We saw elephant sign…
and tiger sign…
But no elephants or tigers in the flesh. We did see gaur (aka Indian bison), wild boar, mongoose and a variety of birds. The walk and the bamboo raft paddling were good fun and exercise (we all napped after lunch). Low hills, the lake and retreating mist sprawled out around us. The lack of motor noise and the abundance of animal sounds provided a relaxing antidote to the high energy of populated India.
Moving as silently as possible through the forest with our guide, going from spot to spot checking on elephant sign and spooking the occasional gaur, I felt the presence of the elephants. We saw dust and mud bowls where they’d rolled and huge footprints in the soft earth near waterholes and the lakeshore. However, as former kayak guides, Sue and I know the chances of seeing wildlife on a tour can be spotty.
The closest we got to wildlife were some Langur monkeys, at the park centre.
Back in Kumily I went on a spice buying spree. I’d sat in on dinner prep and instructions given by our hostess to a fellow guest, a Dutch chef. When he left I continued attending dinner prep and took notes, including lists of spices. I was also becoming addicted to masala chai and its many flavours. Binu put together a list of spices for me and off we went to Lords Spice Super Market. Binu helped choose the quality and quantities, chatting with the staff who rounded up samples and then packaged all my purchases. I now had enough spices to fill one of our backpacks.
We were only stayed in Kumily four nights but the experience lingers, especially when I use those spices. Although the beaches of South India are very appealing it’s the hills and thoughts of long walks in the (slightly*) cooler green world that call out to us for a return visit. (*we did suffer a bit of heat exhaustion after the trek, even though we wore hats, drank water, etc.)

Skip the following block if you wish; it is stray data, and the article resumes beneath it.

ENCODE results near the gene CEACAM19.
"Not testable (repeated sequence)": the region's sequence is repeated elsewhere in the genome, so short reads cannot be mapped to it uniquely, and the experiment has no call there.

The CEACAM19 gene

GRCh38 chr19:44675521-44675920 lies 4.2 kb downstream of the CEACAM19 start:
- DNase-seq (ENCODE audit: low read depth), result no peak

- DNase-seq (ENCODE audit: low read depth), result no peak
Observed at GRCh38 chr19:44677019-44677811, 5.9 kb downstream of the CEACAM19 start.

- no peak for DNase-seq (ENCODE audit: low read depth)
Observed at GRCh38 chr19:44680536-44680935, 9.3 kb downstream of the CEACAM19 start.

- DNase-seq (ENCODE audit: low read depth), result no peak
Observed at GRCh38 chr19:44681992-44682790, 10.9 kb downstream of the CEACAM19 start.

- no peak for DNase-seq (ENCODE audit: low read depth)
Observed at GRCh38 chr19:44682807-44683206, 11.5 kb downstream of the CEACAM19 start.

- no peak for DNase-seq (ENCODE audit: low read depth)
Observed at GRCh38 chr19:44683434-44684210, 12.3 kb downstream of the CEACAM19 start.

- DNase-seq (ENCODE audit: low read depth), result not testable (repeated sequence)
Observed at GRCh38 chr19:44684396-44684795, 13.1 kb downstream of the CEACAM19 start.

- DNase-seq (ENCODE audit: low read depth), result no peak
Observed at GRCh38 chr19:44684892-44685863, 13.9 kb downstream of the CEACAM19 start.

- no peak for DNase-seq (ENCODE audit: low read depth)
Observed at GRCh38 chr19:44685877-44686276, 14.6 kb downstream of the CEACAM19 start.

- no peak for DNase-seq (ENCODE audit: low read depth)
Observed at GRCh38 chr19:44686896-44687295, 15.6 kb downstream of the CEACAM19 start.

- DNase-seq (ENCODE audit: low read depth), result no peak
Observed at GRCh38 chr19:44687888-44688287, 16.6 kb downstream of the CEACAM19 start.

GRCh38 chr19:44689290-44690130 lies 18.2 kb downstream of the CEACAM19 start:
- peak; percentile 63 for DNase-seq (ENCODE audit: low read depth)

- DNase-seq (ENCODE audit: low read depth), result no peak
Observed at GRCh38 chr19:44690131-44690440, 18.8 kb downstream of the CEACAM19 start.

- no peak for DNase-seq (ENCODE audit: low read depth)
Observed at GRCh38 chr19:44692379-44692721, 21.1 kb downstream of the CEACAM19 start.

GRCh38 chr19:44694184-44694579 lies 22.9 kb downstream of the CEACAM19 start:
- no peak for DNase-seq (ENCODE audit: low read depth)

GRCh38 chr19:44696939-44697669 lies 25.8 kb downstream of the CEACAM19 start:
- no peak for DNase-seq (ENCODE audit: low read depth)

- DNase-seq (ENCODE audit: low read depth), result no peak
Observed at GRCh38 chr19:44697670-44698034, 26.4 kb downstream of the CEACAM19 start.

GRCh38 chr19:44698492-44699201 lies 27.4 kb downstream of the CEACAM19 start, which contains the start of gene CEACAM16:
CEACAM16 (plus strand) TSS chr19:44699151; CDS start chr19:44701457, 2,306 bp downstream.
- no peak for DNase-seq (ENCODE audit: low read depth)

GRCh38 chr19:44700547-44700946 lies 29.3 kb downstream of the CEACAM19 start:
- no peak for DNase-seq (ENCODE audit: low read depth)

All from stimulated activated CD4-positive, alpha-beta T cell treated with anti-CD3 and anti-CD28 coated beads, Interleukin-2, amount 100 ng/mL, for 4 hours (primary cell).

A huge part of our happy experience in Kumily was our stay at Periyar Green Homestay. Binu and his family provided not only a beautiful place but a wealth of information and a warm welcome.
When it came time to leave we decided to take a bus towards the Cardamon Hills, to see more of the highlands, before turning back down to the coast. A narrow, twisting road took us through the mountains.
Along the way we saw evidence of the destruction from the 2018 monsoons and subsequent flooding.
Because of dangerous water levels in the huge reservoirs water was released causing more damage downstream. Below is a photo, snapped from the bus, of the imposing Idukki Dam, one of the largest arch dams in Asia. (The Idukki Dam did not release water but the two other dams on Idukki Reservoir did. An excellent Reuters Graphic report describes and discusses the impact of record monsoon rains and the reservoir water releases.)
We arrived back in Ernakulam in the late afternoon. My thoughts turned to my missing sketchbook, which was hopefully waiting for me at the Ernakulam Station.